Most if not all of the arguments the textbook focuses on involve perennial philosophical questions.
Overall, the textbook is written very clearly in a way suitable for introductory arguments with lots of argument mapping. I think the argument mapping is helpful and instructive for students; however, I sometimes found the sheer proliferation of abbreviations and premises hard to keep track of.
I noticed no terminological or other similar inconsistencies.
Each chapter of the textbook is helpfully written as a standalone chapter. Each chapter is divided into 6-12 subsections. I think it would have been helpful to provide chapter divisions larger than these subsections (e.g., 2-4 parts), since each chapter is too much material to cover in one class session but each subsection is too little material to cover.
The textbook is clearly organized with an easy-to-follow table of contexts and appendix of major arguments.
I noticed no interface issues.
I noticed one small typo but no grammatical errors.
The textbook goes out of its way to use names and examples from a wide range of cultural contexts.
I enjoyed reading this textbook. The explicitness with which the author argues for conclusions he himself does not necessarily accept is fun. The reflection questions at the end of each chapter are helpful. I do wonder whether pairing each chapter arguing for a certain conclusion with another chapter arguing for the opposite conclusion would have made things more "balanced."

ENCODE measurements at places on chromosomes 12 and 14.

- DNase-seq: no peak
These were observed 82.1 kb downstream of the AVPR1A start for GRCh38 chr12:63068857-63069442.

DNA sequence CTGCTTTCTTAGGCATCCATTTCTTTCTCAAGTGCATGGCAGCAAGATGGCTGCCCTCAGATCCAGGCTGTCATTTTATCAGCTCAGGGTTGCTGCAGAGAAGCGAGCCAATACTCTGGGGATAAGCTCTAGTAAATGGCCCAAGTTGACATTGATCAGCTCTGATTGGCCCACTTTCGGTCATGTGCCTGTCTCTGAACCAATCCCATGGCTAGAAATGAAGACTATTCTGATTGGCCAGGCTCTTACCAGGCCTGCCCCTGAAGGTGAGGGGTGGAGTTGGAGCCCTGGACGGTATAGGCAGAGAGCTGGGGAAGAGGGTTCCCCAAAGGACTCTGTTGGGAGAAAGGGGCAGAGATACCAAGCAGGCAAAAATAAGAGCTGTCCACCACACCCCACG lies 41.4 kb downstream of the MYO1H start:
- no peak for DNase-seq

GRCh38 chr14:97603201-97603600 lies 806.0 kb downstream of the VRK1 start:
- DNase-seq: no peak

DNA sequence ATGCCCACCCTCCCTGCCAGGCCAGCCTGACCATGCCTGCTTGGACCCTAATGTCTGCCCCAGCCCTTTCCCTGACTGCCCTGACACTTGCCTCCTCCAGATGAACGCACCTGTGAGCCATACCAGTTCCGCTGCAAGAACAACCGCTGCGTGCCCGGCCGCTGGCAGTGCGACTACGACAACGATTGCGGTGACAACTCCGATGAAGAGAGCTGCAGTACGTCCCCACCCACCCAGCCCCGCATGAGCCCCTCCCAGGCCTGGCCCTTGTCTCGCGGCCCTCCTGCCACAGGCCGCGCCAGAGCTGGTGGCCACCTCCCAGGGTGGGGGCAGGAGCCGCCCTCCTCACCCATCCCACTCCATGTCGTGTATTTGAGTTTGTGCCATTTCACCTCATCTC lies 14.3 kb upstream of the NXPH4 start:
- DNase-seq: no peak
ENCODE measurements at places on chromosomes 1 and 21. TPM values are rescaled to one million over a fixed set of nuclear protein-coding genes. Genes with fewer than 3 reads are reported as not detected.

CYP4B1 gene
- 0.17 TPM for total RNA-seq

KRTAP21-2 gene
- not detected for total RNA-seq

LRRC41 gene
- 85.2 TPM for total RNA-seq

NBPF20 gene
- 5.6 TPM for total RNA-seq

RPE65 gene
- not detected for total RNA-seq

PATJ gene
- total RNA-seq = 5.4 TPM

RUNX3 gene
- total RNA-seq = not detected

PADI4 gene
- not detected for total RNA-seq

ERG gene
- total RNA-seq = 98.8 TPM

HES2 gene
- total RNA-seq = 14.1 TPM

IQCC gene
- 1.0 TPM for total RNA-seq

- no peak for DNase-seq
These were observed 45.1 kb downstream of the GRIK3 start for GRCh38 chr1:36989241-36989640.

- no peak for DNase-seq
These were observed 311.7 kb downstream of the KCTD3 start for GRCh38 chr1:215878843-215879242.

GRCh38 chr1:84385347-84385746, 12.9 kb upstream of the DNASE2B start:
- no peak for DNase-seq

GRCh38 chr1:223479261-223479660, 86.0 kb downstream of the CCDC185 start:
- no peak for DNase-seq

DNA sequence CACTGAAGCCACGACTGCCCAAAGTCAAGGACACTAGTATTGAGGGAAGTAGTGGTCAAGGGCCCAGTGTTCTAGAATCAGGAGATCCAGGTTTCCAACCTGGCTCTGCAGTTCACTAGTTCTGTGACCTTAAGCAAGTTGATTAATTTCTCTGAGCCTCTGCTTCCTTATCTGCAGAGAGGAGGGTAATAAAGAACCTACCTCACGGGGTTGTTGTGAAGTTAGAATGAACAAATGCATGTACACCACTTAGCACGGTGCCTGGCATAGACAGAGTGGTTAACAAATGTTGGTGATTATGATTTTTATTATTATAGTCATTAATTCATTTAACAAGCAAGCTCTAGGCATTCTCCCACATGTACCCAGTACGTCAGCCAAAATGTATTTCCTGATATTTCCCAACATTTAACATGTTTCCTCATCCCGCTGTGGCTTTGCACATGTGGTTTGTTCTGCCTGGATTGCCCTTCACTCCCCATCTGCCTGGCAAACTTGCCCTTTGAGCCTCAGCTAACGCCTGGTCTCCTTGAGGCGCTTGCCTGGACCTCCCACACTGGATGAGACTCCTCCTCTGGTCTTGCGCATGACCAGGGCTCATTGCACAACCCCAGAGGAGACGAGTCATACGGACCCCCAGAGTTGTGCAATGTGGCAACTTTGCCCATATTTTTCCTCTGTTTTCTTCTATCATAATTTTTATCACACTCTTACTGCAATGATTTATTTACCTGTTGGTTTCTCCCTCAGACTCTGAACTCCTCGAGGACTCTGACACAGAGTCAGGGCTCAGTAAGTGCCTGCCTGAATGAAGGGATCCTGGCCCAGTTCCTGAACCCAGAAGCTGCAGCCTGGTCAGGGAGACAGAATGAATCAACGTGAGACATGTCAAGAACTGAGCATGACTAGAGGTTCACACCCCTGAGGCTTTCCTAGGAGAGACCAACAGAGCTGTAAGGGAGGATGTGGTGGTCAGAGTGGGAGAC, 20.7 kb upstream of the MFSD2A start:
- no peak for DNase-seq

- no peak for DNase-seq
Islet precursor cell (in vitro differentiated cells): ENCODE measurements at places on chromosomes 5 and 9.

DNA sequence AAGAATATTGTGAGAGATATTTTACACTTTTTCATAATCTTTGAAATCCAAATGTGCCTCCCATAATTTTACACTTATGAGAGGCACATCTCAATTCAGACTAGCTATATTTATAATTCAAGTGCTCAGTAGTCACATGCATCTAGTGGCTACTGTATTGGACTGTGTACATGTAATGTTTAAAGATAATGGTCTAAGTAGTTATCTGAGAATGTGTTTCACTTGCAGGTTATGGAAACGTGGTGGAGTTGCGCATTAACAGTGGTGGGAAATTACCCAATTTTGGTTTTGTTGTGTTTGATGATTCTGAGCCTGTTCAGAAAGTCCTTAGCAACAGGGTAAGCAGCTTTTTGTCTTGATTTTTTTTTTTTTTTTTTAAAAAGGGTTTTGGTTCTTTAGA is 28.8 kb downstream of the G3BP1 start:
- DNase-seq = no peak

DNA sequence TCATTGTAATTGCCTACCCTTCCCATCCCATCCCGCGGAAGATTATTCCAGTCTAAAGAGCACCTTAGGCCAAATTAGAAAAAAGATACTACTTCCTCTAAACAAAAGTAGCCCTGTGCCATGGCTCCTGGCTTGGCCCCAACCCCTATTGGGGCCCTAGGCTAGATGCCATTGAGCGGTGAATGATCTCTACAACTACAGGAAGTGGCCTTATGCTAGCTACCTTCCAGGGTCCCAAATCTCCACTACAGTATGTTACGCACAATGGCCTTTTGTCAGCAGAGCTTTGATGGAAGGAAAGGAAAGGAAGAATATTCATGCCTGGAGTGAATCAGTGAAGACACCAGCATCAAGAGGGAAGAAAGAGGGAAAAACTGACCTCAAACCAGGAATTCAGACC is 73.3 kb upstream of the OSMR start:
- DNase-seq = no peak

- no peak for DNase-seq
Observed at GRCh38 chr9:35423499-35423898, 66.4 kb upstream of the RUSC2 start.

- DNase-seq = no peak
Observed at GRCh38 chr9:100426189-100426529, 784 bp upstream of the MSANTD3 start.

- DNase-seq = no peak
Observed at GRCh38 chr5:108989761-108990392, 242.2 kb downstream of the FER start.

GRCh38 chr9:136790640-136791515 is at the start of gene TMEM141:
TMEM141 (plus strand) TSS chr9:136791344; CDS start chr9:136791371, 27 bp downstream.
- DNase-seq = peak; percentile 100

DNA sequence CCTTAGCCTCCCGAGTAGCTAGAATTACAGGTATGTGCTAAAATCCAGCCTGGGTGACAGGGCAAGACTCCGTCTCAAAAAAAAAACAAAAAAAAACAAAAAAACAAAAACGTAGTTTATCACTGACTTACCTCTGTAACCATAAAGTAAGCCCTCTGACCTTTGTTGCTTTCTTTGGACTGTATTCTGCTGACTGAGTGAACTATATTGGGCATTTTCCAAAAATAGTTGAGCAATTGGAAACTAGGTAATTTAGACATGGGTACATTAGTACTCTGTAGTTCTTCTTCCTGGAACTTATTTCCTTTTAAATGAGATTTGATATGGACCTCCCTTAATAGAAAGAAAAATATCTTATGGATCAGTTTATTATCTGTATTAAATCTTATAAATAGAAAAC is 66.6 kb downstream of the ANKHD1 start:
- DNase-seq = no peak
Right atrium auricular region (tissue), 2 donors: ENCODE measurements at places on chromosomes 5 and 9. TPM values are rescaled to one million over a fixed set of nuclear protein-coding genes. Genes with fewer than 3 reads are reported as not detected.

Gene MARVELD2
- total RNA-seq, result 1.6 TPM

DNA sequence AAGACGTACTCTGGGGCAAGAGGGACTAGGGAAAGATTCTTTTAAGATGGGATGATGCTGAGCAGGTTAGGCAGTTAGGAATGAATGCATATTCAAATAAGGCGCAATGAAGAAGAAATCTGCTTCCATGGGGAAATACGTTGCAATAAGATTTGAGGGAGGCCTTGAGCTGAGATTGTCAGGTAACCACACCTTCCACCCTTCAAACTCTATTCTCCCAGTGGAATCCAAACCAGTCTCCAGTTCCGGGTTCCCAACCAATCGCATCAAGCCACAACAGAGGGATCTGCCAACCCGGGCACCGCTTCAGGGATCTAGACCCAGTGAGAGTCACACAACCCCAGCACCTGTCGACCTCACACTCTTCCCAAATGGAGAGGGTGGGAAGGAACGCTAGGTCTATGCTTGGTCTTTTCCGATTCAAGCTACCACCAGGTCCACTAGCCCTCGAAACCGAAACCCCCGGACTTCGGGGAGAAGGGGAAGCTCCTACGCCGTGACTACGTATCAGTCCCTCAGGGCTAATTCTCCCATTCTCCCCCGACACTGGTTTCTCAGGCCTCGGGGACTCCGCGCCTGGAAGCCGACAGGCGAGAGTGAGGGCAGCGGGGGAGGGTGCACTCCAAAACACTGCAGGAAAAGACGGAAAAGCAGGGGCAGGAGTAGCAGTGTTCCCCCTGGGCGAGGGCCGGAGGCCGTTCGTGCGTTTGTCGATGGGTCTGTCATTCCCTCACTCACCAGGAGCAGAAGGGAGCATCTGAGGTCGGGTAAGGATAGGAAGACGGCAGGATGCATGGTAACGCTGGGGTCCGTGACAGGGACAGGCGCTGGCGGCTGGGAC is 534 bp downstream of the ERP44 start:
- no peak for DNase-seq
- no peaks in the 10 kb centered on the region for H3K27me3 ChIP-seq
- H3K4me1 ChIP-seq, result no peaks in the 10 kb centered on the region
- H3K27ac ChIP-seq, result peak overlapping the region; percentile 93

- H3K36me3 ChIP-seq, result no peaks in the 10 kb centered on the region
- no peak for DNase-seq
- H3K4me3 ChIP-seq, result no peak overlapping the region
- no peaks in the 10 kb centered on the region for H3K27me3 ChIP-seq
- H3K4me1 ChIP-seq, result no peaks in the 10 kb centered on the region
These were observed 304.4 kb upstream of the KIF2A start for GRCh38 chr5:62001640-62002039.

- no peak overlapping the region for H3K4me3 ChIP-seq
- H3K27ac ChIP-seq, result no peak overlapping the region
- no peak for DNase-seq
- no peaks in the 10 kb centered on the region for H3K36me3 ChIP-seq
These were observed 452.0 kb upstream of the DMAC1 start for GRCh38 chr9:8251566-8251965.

I don't think that a textbook like this SHOULD "cover all areas and ideas of the subject" -- that would bee too tall of an order for an introductory philosophy book. Hence the neutral rating. I believe that the book covers an appropriate range of... read more
I don't think that a textbook like this SHOULD "cover all areas and ideas of the subject" -- that would bee too tall of an order for an introductory philosophy book. Hence the neutral rating. I believe that the book covers an appropriate range of material, but if you're looking for something that is absolutely comprehensive this probably isn't your best bet. I also would imagine supplementing this book with other material (e.g. more discussion of how arguments work, some primary readings in the history of philosophy, readings from a diverse range of authors and different traditions — full disclosure, I'm a historian of philosophy) in my introduction to philosophy class, but I don't expect to have a single book that covers everything I would want to cover.
I have not read the whole thing word-for-word so cannot speak to the complete absence of errors, but the parts I have read are concise, accurate, and to-the-point.
One advantage of philosophy is that the arguments are worth engaging with in their own right even if they are not considered to all be completely successful (as the author is careful to point out, they are not all intended to be knock-down arguments, but rather a guide to using arguments and thinking about philosophical issues).
This book exhibits many of the virtues emphasized by Anglo-American analytic philosophy, including clarity. At times I thought some of the potential objections and examples went a little further afield than necessary, but not to the point of detracting from the usefulness of the resource.
With the same caveat that I have not read the whole thing word-for-word, the parts I did read were consistent.
Each chapter can easily stand on its own.
The book is not organized so as to tell a single, coherent narrative throughout. But I wouldn't expect a philosophy textbook to do this, and the fact that this book doesn't do so makes it easier to adapt to different kinds of courses.